Black Skin, White Skulls: The Nineteenth Century Debate over the Racial Identity of the Ancient Egyptians

Black Skin, White Skulls: The Nineteenth Century Debate over the Racial Identity of the Ancient Egyptians

Parallax
Volume 13, Number 2 (2007)
pages 6-20
DOI: 10.1080/13534640701267123

Robert Bernasconi, Edwin Erle Sparks Professor of Philosophy
Pennsylvania State University

Not so long ago, the question ol the racial identity of the Ancient Egyptians passed beyond the narrow confines of academia onto television and into the national newspapers when, in the wake of  Martin Bernal’s Black Athena. he and certain Afrocentric historians like Molefi Kete Asante, were criticized by Mary Lefkowitz and others for not respecting proper scholary standards However, my aim in this paper is not to expose the errors made on either side of the argument, still less to decide the racial identity of the Ancient Egyptians. This latter task assumes that we have agreed on ways of classifying the races which, given the fact that contemporary biology does not recognize racial classifications, we do not. My aim in this essay is to perform the long overdue task of documenting how the Ancient Egyptians were racially identified during the late eighteenth century and the first half of the nineteenth century. In particular, I will support, suitably modified, the contention of the Haitian thinker AntĂ©nor Firmin, that it was not until 1842 that the Philadelphian physician, Samuel George Morton, became the first person to present a sustained scientific argument according to which the people of ancient Egypt belonged to the White race. The debate between Bernal and Lefkowitz reminds us that many people today are still heavily invested in the question of the racial identity of the Egyptians. In order to understand why this is so, it is necessary to know why it was such a major issue in the nineteenth century.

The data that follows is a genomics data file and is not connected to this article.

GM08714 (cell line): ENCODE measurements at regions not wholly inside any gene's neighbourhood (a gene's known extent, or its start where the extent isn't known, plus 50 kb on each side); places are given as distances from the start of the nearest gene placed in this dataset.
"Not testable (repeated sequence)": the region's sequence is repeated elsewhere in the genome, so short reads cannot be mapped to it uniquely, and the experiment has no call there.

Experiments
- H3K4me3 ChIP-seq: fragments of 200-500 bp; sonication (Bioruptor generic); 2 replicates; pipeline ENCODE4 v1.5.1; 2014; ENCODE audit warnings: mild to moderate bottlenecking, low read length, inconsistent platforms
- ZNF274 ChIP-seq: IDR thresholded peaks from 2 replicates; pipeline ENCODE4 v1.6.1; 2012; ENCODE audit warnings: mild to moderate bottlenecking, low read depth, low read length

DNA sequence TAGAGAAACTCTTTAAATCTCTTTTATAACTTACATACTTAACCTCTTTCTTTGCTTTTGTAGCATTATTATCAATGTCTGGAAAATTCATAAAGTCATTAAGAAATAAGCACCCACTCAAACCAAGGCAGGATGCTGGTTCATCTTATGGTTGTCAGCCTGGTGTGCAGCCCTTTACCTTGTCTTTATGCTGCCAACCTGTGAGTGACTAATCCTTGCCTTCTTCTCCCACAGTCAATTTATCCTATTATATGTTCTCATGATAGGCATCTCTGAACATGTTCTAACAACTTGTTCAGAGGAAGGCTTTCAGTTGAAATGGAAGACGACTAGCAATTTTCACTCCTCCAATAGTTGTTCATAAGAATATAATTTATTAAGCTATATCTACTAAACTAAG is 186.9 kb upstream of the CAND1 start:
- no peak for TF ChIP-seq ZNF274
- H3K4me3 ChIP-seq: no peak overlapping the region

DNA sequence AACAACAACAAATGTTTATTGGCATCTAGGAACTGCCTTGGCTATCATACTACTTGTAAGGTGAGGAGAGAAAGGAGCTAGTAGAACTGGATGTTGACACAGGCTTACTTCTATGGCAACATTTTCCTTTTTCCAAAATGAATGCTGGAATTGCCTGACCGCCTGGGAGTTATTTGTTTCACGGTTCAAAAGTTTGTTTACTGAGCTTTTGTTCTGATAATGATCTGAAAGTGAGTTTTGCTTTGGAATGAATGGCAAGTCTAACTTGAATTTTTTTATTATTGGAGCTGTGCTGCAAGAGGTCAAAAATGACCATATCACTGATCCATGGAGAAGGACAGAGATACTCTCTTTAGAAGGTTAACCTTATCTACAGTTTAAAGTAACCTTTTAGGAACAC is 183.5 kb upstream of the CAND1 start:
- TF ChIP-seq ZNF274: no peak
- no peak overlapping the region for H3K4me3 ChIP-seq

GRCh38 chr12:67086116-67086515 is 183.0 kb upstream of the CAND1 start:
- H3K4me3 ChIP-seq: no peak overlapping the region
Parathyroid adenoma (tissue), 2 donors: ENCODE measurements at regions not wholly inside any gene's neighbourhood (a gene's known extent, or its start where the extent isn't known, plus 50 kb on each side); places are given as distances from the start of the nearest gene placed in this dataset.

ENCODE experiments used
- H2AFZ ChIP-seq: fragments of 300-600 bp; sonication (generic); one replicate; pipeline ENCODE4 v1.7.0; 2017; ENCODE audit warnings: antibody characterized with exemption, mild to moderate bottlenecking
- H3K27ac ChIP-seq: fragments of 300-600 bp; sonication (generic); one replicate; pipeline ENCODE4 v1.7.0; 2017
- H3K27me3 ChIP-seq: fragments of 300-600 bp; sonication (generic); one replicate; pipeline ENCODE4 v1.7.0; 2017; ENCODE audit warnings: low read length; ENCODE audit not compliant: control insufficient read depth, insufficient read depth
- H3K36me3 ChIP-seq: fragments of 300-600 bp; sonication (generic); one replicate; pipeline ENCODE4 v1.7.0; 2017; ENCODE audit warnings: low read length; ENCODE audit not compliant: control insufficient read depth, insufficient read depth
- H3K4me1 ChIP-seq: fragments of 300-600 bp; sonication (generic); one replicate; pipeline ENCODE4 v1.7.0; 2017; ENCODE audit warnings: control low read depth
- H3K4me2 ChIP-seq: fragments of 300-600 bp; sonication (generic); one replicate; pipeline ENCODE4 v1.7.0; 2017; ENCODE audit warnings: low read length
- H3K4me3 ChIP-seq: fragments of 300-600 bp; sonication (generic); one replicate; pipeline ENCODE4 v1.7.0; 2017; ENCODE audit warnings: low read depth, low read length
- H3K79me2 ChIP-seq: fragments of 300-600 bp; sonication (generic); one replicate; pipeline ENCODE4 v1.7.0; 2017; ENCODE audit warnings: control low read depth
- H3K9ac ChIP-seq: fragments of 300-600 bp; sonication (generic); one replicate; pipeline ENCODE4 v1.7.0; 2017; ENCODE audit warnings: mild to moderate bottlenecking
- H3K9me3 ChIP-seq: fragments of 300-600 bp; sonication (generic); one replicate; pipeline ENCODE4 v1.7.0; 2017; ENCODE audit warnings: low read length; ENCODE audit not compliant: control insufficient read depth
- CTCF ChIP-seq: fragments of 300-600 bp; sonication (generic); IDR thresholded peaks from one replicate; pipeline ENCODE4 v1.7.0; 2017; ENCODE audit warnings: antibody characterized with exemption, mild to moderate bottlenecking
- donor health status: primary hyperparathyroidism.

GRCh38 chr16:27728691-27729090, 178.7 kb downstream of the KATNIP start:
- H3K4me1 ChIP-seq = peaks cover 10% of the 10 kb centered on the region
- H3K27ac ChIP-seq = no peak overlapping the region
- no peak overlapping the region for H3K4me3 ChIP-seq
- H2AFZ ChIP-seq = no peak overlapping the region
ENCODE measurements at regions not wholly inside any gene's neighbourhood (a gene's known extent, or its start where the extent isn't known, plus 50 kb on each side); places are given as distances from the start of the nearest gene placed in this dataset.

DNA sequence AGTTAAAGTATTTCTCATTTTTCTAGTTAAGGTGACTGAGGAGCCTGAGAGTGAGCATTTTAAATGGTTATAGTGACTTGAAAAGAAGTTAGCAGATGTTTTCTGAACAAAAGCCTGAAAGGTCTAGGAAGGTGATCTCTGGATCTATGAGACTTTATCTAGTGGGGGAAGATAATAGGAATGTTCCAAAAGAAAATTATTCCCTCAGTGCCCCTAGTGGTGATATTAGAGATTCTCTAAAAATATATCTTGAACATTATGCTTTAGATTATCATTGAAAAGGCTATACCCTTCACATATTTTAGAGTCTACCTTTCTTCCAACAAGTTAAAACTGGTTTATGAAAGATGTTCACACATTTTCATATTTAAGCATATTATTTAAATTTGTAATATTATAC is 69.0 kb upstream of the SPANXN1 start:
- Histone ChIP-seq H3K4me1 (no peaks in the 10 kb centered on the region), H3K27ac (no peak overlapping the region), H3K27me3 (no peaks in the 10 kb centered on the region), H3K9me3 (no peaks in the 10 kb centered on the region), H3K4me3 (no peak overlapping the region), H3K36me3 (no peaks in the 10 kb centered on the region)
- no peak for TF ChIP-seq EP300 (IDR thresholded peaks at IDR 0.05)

At the end of the eighteenth century the argument was already beginning to be heard that if the people of ancient Egypt were African in a way that attached them to the so-called Ethiopian, Black or Negro race, then the attempt to match the hierarchy of civilizations to the hierarchy of races, which Europeands had already defined in the late eighteenth century, could not be sustained. The stakes were particularly high as the Greeks had been explicit about their debt to the Egyptians. In 1787, Constantin François Volney had published his Travels through Egypt and Syria and had declared that the Copts, who at that time were widely thought to be the descendants of the ancient Egyptians, still had largely Negro characteristics. Four years later, Volney published The Ruins, or Meditations on the Revolutions of Empires, some editions of which include the lines: ‘A race of men now rejected from society for their sable skin and frizzed hair, founded on the study of the laws of nature, those civil and religious systems which still govern the universe.’ Volney did not initiate this idea, which relies on the testimony of, among other ancient authors, Herodotus, who described the Egyptians as having black skin and wooly hair…

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